He was eventually acquitted after a remarkable trial in October 1947...What Farran did not reveal was that his barrister, William Fearnley-Whittingstall, got him off the hook thanks to some dubious manoeuvres. Fearnley-Whittingstall manipulated client-attorney privilege to prevent the prosecution submitting in evidence a potentially damning written statement Farran had made while in detention. The rules of a court martial also enabled Fergusson to decline to give evidence of what Farran had said to him about the incident lest he incriminate himself.

After the trial, Farran’s solicitor blackmailed the Palestine administration and police into destroying this crucial evidence. He threatened to expose the covert operations of the “special squads” unless every copy of Farran’s statement was burned. Even though the Rubowitz case was still open, the police felt forced to comply.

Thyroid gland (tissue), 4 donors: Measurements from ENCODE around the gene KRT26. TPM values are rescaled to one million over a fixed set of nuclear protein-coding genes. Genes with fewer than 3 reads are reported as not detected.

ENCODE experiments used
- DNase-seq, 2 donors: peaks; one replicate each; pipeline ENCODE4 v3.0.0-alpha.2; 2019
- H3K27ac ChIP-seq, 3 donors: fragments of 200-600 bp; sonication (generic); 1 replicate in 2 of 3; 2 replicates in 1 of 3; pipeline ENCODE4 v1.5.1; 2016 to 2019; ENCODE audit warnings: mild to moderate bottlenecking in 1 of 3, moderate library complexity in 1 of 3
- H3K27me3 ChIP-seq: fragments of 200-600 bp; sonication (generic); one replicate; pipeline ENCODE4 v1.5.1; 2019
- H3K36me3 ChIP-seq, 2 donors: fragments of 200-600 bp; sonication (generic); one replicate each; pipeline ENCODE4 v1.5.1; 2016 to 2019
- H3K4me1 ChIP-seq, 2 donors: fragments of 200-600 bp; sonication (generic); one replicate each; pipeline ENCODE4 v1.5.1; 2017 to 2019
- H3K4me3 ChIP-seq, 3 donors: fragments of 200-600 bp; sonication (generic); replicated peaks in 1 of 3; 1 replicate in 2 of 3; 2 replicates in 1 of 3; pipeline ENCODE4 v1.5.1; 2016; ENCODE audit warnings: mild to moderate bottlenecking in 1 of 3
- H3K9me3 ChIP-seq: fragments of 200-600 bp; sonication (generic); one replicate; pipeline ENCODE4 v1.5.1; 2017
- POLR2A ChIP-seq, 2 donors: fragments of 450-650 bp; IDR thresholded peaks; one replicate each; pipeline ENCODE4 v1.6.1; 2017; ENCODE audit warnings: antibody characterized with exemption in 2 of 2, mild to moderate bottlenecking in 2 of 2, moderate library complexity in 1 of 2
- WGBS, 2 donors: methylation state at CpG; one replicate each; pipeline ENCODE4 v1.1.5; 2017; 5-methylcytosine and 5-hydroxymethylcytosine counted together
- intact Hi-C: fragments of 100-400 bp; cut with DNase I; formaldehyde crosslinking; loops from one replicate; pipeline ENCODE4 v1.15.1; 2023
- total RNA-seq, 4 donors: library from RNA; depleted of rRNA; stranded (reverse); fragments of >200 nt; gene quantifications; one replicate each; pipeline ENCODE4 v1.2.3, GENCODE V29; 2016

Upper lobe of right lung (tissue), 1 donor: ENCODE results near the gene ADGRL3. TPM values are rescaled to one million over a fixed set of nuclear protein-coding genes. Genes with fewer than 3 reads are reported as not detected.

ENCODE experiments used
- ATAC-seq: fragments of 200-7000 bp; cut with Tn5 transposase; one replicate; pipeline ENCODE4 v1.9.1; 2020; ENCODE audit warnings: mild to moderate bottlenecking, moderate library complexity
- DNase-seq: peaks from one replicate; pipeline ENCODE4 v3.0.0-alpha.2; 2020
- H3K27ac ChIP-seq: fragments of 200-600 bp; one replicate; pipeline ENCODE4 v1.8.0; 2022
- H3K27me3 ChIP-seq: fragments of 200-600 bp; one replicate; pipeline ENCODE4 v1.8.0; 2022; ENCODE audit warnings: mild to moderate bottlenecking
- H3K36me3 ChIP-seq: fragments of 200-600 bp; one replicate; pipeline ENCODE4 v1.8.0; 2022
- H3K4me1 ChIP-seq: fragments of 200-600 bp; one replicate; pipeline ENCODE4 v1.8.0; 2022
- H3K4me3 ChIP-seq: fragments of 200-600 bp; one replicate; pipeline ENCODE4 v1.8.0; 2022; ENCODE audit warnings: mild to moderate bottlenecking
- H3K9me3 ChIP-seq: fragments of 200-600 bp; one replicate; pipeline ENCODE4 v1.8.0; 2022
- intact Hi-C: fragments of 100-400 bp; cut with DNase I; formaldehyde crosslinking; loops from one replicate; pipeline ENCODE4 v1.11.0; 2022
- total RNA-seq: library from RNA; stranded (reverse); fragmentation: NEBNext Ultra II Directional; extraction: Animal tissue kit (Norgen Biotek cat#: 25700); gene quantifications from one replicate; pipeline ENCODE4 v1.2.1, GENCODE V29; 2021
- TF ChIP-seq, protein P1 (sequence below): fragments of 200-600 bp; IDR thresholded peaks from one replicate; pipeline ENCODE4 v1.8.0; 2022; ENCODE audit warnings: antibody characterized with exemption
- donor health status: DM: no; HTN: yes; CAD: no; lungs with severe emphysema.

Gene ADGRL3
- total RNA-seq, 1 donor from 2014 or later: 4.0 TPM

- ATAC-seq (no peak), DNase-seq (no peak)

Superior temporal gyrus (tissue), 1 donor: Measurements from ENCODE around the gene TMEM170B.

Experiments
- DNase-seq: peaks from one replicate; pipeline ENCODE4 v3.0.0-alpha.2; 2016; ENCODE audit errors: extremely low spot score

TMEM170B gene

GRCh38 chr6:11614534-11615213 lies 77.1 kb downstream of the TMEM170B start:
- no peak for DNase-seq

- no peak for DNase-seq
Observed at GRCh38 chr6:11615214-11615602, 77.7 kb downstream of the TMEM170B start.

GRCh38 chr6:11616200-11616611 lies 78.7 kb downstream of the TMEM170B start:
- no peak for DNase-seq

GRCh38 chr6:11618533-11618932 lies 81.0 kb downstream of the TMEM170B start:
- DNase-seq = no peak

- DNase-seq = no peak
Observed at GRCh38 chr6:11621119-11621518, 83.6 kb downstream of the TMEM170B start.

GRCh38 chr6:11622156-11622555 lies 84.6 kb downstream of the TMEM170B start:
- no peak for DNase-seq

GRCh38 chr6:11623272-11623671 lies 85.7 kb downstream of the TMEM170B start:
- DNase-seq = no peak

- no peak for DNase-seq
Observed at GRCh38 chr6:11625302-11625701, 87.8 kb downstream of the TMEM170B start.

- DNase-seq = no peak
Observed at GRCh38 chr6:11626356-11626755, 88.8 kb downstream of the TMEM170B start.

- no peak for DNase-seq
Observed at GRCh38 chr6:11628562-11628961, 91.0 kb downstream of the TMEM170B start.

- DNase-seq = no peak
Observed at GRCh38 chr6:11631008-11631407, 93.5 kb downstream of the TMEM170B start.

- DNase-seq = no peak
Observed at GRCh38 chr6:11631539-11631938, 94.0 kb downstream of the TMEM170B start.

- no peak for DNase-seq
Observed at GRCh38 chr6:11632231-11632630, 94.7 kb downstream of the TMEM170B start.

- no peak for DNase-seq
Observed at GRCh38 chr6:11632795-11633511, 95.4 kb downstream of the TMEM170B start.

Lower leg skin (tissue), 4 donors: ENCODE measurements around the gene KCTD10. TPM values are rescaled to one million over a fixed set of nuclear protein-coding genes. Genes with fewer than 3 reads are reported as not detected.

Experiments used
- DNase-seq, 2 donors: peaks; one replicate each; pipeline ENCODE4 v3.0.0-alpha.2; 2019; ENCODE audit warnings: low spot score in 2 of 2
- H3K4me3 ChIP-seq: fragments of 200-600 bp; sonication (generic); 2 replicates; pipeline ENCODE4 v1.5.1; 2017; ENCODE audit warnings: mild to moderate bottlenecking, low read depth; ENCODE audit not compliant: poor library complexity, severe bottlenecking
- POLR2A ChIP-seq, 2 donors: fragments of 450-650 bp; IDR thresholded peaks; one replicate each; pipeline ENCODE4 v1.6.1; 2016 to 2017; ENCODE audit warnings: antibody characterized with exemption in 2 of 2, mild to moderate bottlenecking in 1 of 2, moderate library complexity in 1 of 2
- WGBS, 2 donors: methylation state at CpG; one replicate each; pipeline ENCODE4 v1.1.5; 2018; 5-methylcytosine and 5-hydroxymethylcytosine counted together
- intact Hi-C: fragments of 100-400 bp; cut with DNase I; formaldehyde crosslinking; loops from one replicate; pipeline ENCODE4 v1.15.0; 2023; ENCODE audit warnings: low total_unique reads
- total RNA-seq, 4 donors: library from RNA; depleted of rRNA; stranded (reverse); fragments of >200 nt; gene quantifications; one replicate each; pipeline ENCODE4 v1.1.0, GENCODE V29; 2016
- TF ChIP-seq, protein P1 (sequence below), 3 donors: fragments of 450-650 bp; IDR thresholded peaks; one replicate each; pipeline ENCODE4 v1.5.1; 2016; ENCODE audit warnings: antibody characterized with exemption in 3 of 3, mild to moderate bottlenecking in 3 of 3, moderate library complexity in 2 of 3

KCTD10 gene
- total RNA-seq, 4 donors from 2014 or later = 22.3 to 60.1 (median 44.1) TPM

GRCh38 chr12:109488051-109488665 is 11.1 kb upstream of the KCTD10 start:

However, Farran’s lawyer overlooked crucial dispatches that were sent to the Colonial Office in London. These survived in the files unnoticed until they were recently released. They include the report of a statement by Bernard Fergusson that, on May 7 1947, the day after Rubowitz was abducted, Farran told him that his squad had seized the boy, whom they spotted distributing Lehi posters in a Jerusalem suburb. They had driven to a remote spot outside the city, where, in the course of “interrogation”, Farran struck the teenager on the head with a rock and killed him. The policemen had then mutilated the boy’s body, burned his clothes, and left the corpse in the desert.